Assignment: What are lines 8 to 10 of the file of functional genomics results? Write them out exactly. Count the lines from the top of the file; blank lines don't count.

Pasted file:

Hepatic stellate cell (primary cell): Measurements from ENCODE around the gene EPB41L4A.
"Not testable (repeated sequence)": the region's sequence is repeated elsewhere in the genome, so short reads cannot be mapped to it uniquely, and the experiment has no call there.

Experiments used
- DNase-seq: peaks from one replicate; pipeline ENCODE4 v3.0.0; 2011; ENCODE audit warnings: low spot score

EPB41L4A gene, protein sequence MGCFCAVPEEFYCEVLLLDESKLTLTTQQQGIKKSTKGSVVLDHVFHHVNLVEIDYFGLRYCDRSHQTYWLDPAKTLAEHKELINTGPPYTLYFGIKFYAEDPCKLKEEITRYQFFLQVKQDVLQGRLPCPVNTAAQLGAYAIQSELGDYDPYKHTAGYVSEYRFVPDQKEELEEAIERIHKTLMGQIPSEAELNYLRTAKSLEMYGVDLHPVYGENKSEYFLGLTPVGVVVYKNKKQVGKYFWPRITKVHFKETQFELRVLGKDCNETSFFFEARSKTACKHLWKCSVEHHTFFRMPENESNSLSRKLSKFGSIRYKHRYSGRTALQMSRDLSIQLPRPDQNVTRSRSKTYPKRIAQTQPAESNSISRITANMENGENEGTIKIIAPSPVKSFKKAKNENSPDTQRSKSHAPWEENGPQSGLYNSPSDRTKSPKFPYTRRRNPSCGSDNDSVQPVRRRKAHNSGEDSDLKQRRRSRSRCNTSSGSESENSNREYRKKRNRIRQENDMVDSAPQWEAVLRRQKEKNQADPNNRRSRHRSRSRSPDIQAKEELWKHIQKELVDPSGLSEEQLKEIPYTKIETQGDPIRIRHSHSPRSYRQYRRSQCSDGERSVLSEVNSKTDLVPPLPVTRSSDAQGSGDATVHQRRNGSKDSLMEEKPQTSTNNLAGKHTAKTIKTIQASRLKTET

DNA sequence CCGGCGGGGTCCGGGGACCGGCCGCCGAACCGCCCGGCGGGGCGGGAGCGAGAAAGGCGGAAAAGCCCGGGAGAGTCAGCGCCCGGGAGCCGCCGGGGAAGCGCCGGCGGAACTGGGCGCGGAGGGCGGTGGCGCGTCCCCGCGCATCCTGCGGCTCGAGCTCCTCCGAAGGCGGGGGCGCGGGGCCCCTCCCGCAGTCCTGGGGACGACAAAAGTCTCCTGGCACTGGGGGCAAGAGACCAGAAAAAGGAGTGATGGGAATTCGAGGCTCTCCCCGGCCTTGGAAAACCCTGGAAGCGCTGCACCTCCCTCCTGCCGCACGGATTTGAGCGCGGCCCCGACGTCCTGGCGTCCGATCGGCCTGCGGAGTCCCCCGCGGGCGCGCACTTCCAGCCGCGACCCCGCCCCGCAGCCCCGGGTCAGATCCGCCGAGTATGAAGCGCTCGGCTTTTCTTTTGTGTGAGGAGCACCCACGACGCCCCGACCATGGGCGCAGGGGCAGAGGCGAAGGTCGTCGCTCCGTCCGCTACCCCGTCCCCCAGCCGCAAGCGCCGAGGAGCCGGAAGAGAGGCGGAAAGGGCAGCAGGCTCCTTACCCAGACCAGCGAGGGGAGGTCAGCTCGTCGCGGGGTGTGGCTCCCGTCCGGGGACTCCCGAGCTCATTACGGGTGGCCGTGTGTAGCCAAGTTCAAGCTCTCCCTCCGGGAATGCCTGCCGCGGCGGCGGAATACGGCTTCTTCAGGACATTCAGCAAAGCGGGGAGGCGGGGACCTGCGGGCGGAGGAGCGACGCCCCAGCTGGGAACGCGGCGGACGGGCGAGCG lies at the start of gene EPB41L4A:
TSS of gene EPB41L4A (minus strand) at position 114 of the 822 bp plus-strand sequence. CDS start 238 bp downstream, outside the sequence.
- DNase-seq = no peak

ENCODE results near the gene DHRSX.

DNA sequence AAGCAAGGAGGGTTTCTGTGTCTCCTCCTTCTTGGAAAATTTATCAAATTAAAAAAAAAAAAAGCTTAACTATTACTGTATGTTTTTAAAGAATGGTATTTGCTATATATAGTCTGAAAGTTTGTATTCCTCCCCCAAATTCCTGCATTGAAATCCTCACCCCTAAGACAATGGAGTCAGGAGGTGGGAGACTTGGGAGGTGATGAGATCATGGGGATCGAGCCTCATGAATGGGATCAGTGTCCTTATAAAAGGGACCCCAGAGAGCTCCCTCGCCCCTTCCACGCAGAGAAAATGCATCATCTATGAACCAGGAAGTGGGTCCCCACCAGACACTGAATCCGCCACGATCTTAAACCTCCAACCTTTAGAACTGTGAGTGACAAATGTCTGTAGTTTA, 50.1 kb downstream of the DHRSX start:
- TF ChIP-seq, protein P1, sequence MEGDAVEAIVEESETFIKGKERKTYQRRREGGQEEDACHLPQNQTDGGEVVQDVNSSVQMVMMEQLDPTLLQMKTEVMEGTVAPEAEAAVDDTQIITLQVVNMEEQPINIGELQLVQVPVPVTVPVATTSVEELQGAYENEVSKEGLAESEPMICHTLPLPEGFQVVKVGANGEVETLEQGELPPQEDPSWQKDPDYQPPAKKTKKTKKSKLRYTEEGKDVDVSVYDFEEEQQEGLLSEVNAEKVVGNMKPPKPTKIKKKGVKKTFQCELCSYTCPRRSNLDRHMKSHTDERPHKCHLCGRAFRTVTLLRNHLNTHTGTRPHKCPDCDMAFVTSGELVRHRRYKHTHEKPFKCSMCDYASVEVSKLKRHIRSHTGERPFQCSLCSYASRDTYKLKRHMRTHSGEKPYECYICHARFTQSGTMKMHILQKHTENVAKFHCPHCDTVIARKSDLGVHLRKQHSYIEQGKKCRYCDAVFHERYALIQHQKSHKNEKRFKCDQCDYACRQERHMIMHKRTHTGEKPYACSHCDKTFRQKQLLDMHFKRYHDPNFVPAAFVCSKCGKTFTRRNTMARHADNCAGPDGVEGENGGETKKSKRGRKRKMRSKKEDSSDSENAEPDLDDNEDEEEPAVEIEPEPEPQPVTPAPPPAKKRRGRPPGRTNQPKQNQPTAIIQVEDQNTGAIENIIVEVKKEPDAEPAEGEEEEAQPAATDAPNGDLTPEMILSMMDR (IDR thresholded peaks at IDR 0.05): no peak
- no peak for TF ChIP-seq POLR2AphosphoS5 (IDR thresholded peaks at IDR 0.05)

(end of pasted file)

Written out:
- DNase-seq = no peak

ENCODE results near the gene DHRSX.

DNA sequence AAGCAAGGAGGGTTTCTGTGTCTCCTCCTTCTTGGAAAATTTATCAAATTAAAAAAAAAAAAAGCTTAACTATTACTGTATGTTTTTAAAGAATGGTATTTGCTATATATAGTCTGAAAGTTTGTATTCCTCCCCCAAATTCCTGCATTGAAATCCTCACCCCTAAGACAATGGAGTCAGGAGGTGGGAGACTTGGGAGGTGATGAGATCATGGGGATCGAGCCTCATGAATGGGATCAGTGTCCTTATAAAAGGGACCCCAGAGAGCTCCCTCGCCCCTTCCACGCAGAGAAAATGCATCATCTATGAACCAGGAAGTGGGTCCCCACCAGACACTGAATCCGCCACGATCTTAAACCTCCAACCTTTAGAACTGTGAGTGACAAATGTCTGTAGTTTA, 50.1 kb downstream of the DHRSX start: